Was Disney’s live-action Little Mermaid a box-office coup? Depends who you ask. The Rob Marshall musical led by a stunning breakout performance by Halle Bailey slightly underperformed on its Memorial Day opening weekend, earning just under $119 million after predictions it would net up to $125 million. But the movie showed major staying power, ultimately soaking in $298 million in the U.S. — making it the sixth-highest earner of the year so far — and another $270 million internationally. So yes, maybe foreign territories didn’t connect with it as strongly as those stateside, but the movie still brought in over $568 million on a budget of $250 million. Screen Rant, however, was less impressed, pointing out that the film could be considered a disappointment considering the metrics of other Disney live-action remakes like The Lion King, Aladdin and The Jungle Book making in the $1 billion range worldwide. We’ll call it a mild hit.
LOSER: Haunted Mansion didn’t scare — or entertain — anyone
Twenty years after Disney’s first stab at a Haunted Mansion movie came and went, the Mouse House tried again — this time with Tiffany Haddish, LaKeith Stanfield and Rosario Dawson front and center. But the second cinematic trip into the classic Disneyland attraction didn’t scare up much business either, grossing an anemic $91 million worldwide. It wasn’t Haddish’s only summer flop. The Girls Trip star also appeared in the largely unseen Back on the Strip and Landscape With Invisible Hand.
WINNER: Elemental rebounds to break tough-luck stretch for Pixar
Disney had plenty of highs and lows this summer, and Pixar’s Elemental initially looked like it would end up in the latter category. The acclaimed animated comedy opened in June against The Flash to only $29.5 million, the second lowest opening ever for a Pixar joint, behind only 1995’s Toy Story — released before anyone knew what the heck a Pixar was. (And that’s pre-inflation, as Toy Story sold more tickets.) But Elemental dropped only 38% in its second weekend, and stayed afloat for weeks and weeks after, ultimately completing its turnaround to the tune of $151 million in the U.S. and $468 million worldwide. It has a lot to recoup on a budget of $200 million — making it one of the most expensive animated movies ever — but that’s one of the most impressive rebounds we’ve seen in a while.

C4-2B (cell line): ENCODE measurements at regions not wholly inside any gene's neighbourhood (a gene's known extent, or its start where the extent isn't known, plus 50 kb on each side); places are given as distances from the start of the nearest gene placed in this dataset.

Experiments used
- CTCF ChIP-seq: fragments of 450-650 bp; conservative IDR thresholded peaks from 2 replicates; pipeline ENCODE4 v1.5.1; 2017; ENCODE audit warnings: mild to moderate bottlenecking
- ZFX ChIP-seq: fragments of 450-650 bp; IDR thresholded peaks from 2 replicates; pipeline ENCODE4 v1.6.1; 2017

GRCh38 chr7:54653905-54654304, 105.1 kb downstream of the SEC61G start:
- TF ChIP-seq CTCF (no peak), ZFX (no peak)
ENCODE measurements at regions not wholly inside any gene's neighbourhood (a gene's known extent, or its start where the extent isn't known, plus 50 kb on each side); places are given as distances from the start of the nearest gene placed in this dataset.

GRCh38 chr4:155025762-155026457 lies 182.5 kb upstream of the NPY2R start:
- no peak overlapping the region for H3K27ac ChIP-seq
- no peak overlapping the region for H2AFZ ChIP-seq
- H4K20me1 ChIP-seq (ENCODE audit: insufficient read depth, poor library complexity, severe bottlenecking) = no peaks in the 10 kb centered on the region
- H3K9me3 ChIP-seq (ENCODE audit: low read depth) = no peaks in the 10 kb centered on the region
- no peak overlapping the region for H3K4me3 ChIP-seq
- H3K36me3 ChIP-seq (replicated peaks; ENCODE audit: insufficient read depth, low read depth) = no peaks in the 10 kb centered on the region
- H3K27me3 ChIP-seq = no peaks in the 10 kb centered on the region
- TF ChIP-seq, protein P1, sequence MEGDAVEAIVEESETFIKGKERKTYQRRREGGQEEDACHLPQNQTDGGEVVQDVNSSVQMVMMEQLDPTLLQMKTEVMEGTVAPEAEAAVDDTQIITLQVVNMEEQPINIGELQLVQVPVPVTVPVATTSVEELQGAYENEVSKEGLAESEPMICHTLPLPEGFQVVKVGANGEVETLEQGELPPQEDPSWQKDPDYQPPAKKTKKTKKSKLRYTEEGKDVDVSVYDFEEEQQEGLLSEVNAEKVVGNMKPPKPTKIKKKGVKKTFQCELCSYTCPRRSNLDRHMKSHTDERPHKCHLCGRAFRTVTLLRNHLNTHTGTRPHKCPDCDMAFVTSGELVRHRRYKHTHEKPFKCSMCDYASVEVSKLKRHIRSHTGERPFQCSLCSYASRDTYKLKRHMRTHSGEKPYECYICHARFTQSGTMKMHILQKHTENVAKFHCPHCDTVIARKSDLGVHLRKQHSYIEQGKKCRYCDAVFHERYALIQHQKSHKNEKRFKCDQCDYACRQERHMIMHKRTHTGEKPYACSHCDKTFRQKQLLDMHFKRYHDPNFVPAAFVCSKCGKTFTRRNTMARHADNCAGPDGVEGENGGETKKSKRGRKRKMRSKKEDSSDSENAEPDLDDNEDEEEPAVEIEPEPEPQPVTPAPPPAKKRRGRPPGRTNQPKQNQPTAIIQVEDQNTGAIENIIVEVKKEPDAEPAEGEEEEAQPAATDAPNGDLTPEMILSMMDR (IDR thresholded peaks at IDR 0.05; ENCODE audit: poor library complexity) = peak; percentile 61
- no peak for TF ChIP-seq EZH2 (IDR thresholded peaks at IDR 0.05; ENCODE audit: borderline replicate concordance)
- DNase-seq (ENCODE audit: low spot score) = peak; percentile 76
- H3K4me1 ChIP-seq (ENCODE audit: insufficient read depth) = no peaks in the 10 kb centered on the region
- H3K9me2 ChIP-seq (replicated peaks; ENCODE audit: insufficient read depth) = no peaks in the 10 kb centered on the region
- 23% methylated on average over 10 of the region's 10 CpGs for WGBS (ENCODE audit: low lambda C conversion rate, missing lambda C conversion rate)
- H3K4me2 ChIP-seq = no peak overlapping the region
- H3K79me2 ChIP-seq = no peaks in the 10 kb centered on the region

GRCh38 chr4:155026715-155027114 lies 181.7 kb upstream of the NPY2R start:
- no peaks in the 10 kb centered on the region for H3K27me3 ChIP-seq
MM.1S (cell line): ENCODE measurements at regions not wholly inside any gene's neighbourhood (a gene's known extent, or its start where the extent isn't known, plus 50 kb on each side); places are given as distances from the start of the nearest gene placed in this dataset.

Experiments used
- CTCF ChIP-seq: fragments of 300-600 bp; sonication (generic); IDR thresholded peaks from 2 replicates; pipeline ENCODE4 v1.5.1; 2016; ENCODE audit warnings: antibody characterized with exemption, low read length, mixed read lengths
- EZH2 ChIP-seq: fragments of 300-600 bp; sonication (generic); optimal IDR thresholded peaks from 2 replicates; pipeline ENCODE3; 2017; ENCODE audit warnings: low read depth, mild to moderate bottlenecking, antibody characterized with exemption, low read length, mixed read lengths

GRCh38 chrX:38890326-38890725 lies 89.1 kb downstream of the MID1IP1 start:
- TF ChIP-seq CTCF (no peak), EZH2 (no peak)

LOSER: What’s happening to all the non-superhero action franchises?
We hear a lot about “superhero fatigue,” but it’s not only comic book movies that are hit-and-miss these days. That trend started with May’s Fast X, where the Vin Diesel-led franchise showed vulnerability for the first time in years. The 10th installment grossed $719 million worldwide off a budget of $340 million. That’s down just a smidge from Fast 9‘s $726 million, but that one cost a comparatively economical $200 million to produce.
Elsewhere, Transformers: Rise of the Beasts made $439 million, making it the lowest grossing entry in the seven-movie Transformers series so far. Harrison Ford’s swan song as the titular Nazi-punching archeologist in Indiana Jones and the Dial of Destiny was supposed to be one of, if the not the, biggest movies of the summer, but fell far, far short of expectations with only $379 million taking a reported $100 million loss for Disney after marketing costs. Ouch.
Not even Tom Cruise and his death-defying stunts were safe. A summer after Top Gun: Maverick dominated the box office, Mission: Impossible – Dead Reckoning Part One disappointed with $552 million on a budget of $291 million — a $100 million loss for Paramount.
WINNER: Sound of Freedom made a lot of noise